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If you’ve been on Facebook or Twitter in the last week, you’ve probably heard a lot of people talking about this thing called Ello. If you tried to sign up to see what it is, you would’ve gotten a message back saying, “We will invite you as soon as we can. Ello is currently in beta, and we are inviting new users in small groups as we roll out new features.”

One of Ello’s founders, Paul Budnitz, told Betabeat that the site has been receiving more than 30,000 of these sign-up requests per hour this week. The only way to get an account is to receive one of five unique invite codes that every user gets. This has caused quite a stir, and it’s gotten to the point that people are actually purchasing invites from other users on eBay, with prices ranging from $5 to $500.

So, what is Ello?

Ello is a free, invite-only, independent social network, with no export tools or an application programming interface (API). It is bright and clean and promises, in its manifesto, to stay ad-free, to never sell your data, and to not force you to use your real name. I was able to get an invite from a friend and have been playing around with it for a few days.

Here’s what a profile looks like:

Wait, it has a manifesto?

Yes. And it’s genius. I could, and might, write an entire piece on the brilliant marketing strategy they’ve used, but for now, let’s just say they make it quite clear who their target is.

Why is this getting so much buzz?

Ello actually launched in April and was mostly used by only about a hundred of Budnitz’s friends. You could point to a number of different reasons that Ello has gained so much popularity in the last week — their marketing being one — but the main reason, it seems, is a new Facebook policy cracking down on users who don’t go by their real names. This caused an outcry from members of the LGBTQ community, and when you see Ello’s zero-tolerance hate policy, something neither Twitter or Facebook has, you see why there is so much debate going on.
Added to that is many people’s growing frustration with Facebook, which is evident in one Ello user’s post:

@lmorchard: FWIW, I’ve thought of every social network since LiveJournal as some huge party thrown by people I usually don’t know yet random assortments of old & new friends tend to show up. The Facebook party is weird because my Mom & Grandma showed up. I’m amazed at how long some of these parties have gone on, and it seems like there are some weird people wandering around trying to sell shots of peculiarly branded booze. That usually means it’s time to go home and/or go onto the next party.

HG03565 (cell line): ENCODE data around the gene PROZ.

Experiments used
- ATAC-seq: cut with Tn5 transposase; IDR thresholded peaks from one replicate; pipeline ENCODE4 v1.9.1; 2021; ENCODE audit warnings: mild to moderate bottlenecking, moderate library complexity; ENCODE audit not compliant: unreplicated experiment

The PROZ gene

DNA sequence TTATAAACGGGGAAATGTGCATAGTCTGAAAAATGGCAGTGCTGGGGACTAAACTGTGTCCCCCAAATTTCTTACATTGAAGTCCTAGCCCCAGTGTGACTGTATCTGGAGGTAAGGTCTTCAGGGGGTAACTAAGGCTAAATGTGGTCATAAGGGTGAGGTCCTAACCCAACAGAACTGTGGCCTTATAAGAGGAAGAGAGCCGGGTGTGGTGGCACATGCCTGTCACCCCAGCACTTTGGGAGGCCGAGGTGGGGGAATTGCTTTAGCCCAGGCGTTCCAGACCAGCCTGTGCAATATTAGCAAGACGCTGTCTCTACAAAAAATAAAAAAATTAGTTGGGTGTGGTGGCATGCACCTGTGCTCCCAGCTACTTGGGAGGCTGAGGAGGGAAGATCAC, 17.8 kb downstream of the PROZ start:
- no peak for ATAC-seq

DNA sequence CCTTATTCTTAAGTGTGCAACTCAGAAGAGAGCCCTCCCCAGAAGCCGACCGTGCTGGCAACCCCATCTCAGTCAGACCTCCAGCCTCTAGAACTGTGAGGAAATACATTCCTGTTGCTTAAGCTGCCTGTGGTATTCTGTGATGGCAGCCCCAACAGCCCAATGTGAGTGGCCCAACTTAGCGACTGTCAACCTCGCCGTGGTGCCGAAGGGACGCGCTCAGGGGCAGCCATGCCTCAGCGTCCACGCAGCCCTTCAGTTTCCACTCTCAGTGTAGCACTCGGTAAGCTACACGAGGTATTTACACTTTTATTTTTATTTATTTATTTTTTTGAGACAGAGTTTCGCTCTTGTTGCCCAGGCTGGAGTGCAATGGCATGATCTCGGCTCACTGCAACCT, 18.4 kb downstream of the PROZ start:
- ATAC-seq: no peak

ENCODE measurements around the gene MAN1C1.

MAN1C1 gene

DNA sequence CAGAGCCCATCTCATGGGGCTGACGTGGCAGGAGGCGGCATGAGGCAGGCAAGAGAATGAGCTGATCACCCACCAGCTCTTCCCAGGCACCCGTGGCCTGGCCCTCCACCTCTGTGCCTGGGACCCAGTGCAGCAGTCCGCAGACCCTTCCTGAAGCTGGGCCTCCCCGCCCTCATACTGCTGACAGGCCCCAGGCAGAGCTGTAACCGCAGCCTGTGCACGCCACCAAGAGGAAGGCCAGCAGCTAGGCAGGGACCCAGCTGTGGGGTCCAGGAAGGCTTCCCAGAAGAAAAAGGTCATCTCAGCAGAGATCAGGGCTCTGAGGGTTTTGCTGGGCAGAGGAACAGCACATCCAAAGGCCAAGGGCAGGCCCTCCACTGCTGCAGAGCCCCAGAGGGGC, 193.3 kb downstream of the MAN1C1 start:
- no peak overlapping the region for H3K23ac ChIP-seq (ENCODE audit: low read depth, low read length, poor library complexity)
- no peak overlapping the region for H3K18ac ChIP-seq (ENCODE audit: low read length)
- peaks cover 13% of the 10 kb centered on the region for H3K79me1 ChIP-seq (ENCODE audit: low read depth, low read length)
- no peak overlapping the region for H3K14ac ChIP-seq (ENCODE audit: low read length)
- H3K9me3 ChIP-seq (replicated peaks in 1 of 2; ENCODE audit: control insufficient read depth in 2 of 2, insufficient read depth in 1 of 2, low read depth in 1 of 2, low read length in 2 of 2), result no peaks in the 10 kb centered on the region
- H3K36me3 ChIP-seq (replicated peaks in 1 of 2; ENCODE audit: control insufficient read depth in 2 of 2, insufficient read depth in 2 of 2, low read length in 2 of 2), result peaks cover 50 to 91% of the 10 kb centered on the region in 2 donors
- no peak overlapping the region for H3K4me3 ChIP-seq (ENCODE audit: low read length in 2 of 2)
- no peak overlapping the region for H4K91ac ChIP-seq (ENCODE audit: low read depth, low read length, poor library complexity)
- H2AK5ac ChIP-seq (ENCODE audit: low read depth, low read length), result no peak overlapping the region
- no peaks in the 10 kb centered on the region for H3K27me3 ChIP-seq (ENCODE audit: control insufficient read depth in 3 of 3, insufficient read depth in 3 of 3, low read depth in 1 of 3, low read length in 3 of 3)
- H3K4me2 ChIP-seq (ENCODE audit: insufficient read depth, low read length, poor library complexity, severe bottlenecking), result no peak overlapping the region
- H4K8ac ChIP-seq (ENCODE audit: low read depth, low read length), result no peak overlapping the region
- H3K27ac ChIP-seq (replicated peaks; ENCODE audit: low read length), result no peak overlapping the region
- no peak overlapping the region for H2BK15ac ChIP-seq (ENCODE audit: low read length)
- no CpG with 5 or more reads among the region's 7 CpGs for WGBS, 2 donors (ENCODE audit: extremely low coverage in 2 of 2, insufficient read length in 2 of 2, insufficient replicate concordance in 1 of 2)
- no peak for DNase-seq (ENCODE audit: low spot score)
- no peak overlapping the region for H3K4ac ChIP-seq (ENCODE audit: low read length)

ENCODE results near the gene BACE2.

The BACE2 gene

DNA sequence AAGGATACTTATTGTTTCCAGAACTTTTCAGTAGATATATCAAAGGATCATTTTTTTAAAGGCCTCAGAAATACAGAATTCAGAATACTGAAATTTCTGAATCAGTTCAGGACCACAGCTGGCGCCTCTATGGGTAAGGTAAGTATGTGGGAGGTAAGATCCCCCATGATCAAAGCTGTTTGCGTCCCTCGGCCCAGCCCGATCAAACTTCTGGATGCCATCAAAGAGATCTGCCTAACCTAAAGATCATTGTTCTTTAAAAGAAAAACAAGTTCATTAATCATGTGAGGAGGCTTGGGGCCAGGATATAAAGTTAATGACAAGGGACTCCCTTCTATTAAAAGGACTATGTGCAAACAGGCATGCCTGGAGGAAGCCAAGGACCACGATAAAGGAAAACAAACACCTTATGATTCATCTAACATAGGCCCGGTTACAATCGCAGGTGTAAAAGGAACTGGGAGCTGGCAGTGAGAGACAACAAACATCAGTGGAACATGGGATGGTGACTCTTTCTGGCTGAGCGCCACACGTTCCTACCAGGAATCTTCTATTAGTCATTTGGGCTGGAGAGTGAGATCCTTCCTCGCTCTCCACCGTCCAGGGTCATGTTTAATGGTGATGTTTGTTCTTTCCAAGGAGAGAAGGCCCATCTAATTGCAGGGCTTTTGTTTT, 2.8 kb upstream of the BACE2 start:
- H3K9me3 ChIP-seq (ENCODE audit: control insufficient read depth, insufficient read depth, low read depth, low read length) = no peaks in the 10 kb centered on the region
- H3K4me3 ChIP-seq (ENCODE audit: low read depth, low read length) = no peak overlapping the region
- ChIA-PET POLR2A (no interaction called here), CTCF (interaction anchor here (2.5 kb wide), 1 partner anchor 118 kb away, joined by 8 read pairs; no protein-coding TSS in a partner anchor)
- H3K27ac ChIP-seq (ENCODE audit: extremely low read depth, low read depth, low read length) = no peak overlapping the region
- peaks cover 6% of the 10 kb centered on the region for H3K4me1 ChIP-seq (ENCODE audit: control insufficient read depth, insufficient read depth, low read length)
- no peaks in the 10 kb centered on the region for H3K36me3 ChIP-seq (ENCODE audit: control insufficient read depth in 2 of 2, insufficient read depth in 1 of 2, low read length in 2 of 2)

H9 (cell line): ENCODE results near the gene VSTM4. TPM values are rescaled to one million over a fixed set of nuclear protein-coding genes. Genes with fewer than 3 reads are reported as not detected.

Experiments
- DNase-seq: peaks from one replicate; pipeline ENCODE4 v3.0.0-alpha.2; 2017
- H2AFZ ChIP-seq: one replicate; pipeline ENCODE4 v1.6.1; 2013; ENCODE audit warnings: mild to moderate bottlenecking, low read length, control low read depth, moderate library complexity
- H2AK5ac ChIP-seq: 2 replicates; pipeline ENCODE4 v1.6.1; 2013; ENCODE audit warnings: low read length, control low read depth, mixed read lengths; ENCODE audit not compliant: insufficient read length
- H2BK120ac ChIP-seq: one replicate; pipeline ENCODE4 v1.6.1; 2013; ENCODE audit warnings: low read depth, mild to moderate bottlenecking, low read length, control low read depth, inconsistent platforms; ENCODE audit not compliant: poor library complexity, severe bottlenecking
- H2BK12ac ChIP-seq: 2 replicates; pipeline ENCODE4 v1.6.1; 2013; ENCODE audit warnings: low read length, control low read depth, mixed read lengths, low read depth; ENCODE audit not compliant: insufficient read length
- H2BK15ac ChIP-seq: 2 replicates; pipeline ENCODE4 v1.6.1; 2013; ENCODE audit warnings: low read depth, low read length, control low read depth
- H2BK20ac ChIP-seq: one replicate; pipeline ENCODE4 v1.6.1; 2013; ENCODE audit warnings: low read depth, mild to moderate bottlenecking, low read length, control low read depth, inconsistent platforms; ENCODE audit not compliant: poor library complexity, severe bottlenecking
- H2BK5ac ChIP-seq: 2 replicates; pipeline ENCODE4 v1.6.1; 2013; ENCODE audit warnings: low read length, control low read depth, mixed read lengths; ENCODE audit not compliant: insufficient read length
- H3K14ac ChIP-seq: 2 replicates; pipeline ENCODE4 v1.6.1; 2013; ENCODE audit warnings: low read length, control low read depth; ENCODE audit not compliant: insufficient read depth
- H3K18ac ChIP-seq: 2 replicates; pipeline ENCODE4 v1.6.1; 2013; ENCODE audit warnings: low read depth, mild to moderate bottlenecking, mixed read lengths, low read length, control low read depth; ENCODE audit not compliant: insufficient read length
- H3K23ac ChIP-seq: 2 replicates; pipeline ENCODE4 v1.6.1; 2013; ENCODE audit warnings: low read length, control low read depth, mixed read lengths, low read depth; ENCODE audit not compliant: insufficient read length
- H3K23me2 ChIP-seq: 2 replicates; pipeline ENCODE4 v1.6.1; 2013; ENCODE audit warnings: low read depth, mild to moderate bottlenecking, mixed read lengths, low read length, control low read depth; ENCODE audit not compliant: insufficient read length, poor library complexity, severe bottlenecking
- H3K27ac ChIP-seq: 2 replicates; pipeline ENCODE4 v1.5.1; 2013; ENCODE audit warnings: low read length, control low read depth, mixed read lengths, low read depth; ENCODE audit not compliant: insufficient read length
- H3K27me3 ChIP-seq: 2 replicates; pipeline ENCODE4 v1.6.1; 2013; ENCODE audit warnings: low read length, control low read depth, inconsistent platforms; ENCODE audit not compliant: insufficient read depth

What’s so different about Ello?

Timing, mostly. It’s really not all that different from Facebook or Twitter: You have a profile, you can change your image and banner, you update your status, you share pictures, you add friends. But, and this is the but, there are no ads. And it’s this promise – that you’ll be able to spend more time interacting with your friends instead of being inundated with sponsored ads, game requests, and Facebook’s never-ending app integration — that’s causing so many people to take the time to see what all the fuss is about.

What do I think so far?

It’s certainly a different experience. It’s obvious from the outset that they are trying to be anti-Facebook, but the problem with that is that Facebook has spent a lot of time and money making itself user-friendly. Being new and different can be cool, but that only lasts so long if the experience isn’t intuitive and user-friendly. There are certain times that you can definitely tell that Ello is still in beta and has a lot of bugs to work out. There’s also a glaring lack of features, most notably user blocking and a mobile app. It does have a list of upcoming features that it says will be available soon, which you can see here:
It’s not all bad, though. The simplicity of the interface is very straightforward, and the feed is extremely fluid. There’s not a character limit like there is with Twitter, and you can posts GIFs and do some other fun stuff that you can’t on Facebook. There’s a couple of interesting things like the Ello Facemaker tool, which lets you paste the Ello logo on your face, hiding your identity or just showing your support for the new site.

If I were to give it a grade, I would give it an incomplete. There are some nice ideas here, but it still has a long way to go. And where it goes is the most interesting part of all this.

Can it really stay ad-free and survive?

Probably not. As reported by Gawker, Ello received venture capital funding back in March for $435,000. Venture capitalists are not like Kickstarter or crowdfunding projects and don’t just give money away for goodwill. There will certainly be outside pressure on them to make money, both for themselves and their investors, and that is bound to shape the direction the company goes in.

One way the startup will try to do this, they say, is by introducing new “special features,” which people will be able to have permanently by paying a small, one-time fee. While this certainly shows the startup’s desire to think differently to keep the site ad-free, it’s hard to imagine this both generating enough revenue to keep the site afloat and not causing people to flee back to their already free social media sites. Don’t forget, Facebook was also once a free, “product-first” company when it started.

Should I join?

It’s up to you. You’ll have to get an invitation first, but I doubt that will be too hard in the coming weeks. It depends on what you want to get out of your social-media experience. And you might go through all this trouble for nothing. It is going to be a long, uphill battle for Ello to succeed, and it seems unlikely that it can stay both ad-free and hate-free the entire time.

But for now it is, and that’s something.

Ronnie Charrier is a social media manager at Northcutt.


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